Marketing: Ideas that show their worth on bottom line: Design awards highlight the difficulty of working out the impact of the creative input in launching products

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AT A PRESENTATION dinner on Tuesday, companies as diverse as Boots, London Regional Transport, Psion and the National Theatre will learn whether they have won one of the awards for design effectiveness that are presented annually by the Design Business Association.

These and similar awards given by the Institute of Practitioners in Advertising and the Public Relations Consultants Association are supposed to recognise measurable contributions towards the bottom line rather than creativity.

But ascertaining the effectiveness is difficult, because design is bound up with all the other activities in the development and launching of a new product.

Cases such as that of Dairy Crest, whose Frijj flavoured fresh-milk product is on the design awards short-list in the packaging design category, are rare: its design was successful so quickly that a planned advertising campaign was delayed for three months.

An ineffectual public relations campaign could to be discounted, so there was nothing but the design to account for Frijj's expanding the entire market for such products by 30 per cent and becoming market leader within seven months.

In general, design, advertising and PR are less easy to separate and evaluate. This confusion was one reason why the Confederation of British Industry organised a marketing forum that would bring together speakers from each of these disciplines.

It seemed that the event might shed some light on the relative contribution that each activity made to the success of a product. However, the three speakers carefully chose as case studies those rare examples, like Frijj, where one can be pretty confident that the only thing that changes is the thing being measured.

The three - Mike Walsh, chairman of Ogilvy & Mather, Bryan Brown of the Marketplace Design Partnership, and Julia Thorn of Paragon Communications - advised companies to regard these activities as manageable, if not measurable.

Design, public relations and advertising are all creative activities subject to personal inspiration (or the lack of it). Some executives assume that for this reason, they cannot be managed in a conventional manner.

Like other business procedures, they can be broken down into a sequence of key actions, and as such they are subject to management, like any other business activity.

'Treat it like any other industry; treat it rigorously,' says Mr Brown.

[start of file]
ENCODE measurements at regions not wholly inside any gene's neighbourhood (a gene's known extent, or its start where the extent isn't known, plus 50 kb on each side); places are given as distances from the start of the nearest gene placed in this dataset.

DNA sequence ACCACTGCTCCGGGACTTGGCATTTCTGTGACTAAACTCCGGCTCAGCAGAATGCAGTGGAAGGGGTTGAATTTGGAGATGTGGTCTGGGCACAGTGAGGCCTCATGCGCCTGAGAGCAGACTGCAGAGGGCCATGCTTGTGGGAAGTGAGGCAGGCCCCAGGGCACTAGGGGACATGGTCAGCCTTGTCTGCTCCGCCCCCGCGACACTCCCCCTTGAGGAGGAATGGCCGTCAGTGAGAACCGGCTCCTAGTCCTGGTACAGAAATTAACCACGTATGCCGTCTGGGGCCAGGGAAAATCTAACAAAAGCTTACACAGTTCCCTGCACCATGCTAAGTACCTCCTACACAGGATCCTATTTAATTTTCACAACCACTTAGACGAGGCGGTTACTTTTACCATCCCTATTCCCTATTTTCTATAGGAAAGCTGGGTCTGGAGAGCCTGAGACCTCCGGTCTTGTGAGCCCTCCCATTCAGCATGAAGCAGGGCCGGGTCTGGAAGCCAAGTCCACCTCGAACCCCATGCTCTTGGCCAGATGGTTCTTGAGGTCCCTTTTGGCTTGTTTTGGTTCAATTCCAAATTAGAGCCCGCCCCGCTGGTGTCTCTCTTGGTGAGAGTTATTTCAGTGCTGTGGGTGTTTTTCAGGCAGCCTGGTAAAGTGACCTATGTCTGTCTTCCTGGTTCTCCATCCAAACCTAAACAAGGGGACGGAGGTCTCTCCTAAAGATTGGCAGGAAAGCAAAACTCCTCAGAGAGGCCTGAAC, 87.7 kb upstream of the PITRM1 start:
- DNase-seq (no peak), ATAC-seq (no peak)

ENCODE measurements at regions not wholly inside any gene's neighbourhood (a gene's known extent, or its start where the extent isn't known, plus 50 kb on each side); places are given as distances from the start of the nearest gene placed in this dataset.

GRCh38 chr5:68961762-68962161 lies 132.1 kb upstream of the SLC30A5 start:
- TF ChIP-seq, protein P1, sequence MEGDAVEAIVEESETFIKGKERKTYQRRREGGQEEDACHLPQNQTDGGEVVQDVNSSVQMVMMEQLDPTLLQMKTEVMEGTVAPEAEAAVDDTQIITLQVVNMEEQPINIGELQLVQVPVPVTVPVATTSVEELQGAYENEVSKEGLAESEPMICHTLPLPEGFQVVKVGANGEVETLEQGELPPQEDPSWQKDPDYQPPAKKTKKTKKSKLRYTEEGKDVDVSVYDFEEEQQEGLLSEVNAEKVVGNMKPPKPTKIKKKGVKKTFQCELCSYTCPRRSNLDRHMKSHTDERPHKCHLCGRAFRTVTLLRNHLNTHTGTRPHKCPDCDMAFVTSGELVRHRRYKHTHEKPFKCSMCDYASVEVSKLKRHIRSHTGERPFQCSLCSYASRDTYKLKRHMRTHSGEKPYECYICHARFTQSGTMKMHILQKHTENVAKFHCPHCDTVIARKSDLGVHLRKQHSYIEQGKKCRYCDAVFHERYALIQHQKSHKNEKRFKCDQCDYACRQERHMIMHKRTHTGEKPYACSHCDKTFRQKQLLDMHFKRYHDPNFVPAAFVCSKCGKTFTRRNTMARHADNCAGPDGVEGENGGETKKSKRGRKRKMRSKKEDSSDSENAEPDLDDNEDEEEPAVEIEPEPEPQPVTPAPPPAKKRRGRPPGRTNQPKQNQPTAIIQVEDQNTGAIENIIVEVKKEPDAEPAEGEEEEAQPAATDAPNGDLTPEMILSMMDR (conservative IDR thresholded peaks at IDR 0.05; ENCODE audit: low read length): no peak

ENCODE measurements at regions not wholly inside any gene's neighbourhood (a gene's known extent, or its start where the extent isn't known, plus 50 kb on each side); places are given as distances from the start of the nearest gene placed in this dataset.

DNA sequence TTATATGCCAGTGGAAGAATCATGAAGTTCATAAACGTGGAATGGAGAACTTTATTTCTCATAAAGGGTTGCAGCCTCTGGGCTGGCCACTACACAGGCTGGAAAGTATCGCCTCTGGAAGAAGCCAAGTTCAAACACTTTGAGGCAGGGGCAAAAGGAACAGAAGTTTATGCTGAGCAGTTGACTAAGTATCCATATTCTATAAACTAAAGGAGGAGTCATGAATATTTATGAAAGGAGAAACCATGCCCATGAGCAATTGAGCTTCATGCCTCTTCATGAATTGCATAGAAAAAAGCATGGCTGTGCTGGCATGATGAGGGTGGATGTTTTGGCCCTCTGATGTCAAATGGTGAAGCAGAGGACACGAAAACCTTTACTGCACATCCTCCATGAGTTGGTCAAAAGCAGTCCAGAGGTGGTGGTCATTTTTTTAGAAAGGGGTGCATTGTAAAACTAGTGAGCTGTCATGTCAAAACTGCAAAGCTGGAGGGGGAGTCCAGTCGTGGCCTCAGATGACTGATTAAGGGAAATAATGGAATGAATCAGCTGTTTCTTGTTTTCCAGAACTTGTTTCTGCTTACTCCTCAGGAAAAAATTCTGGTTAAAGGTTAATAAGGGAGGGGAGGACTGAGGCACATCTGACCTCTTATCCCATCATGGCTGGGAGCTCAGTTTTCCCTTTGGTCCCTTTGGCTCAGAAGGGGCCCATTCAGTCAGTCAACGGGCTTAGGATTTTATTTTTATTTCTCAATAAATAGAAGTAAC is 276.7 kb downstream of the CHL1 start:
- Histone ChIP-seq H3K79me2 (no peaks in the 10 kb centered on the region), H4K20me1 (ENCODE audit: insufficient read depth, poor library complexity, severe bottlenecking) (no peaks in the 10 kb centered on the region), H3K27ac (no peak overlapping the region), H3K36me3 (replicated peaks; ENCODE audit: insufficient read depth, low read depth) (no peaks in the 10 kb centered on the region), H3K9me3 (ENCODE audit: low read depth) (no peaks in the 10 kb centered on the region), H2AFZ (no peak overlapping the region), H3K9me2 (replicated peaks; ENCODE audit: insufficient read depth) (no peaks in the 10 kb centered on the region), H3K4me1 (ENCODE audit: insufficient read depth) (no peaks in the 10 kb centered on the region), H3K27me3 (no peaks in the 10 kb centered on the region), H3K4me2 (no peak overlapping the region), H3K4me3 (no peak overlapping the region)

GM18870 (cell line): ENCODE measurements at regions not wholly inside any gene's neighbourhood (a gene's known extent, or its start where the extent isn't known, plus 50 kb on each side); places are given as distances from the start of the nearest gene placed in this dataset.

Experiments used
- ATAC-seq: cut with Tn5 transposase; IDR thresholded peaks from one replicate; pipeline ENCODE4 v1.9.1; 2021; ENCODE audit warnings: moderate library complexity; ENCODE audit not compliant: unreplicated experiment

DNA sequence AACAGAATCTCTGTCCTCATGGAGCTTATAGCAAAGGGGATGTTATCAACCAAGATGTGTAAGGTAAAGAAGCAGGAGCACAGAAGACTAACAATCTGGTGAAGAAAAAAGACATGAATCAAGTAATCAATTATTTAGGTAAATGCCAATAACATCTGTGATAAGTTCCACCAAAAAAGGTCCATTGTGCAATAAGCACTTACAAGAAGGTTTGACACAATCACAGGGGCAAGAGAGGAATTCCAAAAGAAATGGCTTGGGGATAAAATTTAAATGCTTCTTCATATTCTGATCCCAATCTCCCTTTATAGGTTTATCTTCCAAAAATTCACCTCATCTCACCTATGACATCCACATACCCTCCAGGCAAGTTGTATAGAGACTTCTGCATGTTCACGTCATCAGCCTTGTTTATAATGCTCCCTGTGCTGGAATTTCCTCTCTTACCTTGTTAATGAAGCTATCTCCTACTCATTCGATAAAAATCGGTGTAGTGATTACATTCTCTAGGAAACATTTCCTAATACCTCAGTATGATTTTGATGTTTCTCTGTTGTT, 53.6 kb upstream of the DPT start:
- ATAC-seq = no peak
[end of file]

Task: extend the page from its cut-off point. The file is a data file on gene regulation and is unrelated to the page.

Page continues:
Mr Walsh places emphasis not on after-the-fact evaluation of the effectiveness of a completed campaign, but on continuous evaluation of work in progress, by means of agreed hurdles that represent a client's objectives and expectations at each key stage.

This is an admission that effectiveness cannot be measured to any meaningful extent - and by implication that past successes in such creative activities cannot be held up as models for current jobs. Better to set clear aims, quantified where possible, and work diligently to meet or surpass them.

The degree to which aims and achievements can be quantified is a sore point in all fields. Apparently solid statistics can mask a web of confusion. For example, people surveyed at considerable expense will think they remember a product from seeing an advertisement on television even though that product was only ever the subject of a print campaign.

On other occasions, sensible numbers are all but impossible to come by. Mr Walsh points out, for example, that 'likeability' is a key part of an advertisement's effectiveness. But how do you measure it?

A more fundamental difficulty lurks behind the assumption that these activities should be compartmentalised for analysis. As Mr Brown says: 'Design should be undertaken in conjunction with advertising and PR, so it is hard to evaluate its sole effect.'

Admittedly, measured effectiveness can be used by designers and advertising agencies to impress clients. But really, design, advertising and public relations are what we are always told they are - part of the marketing mix.

'It is difficult to isolate performance. It seems far more important to harness them together in an integrated marketing programme,' Mr Brown says.

'It's an interesting dilemma,' says Laura Haynes, managing director of the brand consultancy Beresfords Design, and chairwoman of this year's Design Effectiveness Awards judges.

'Each aspect of the marketing mix has to pull in the same direction. But they affect their audience in different ways. There are areas of key overlap, but there are also areas where design has some specific objective to achieve.'

The challenge for clients is to recognise where the effects of design, advertising and other activities are separable - and hence perhaps measurable - and where they are best left in the mix.

(Photograph omitted)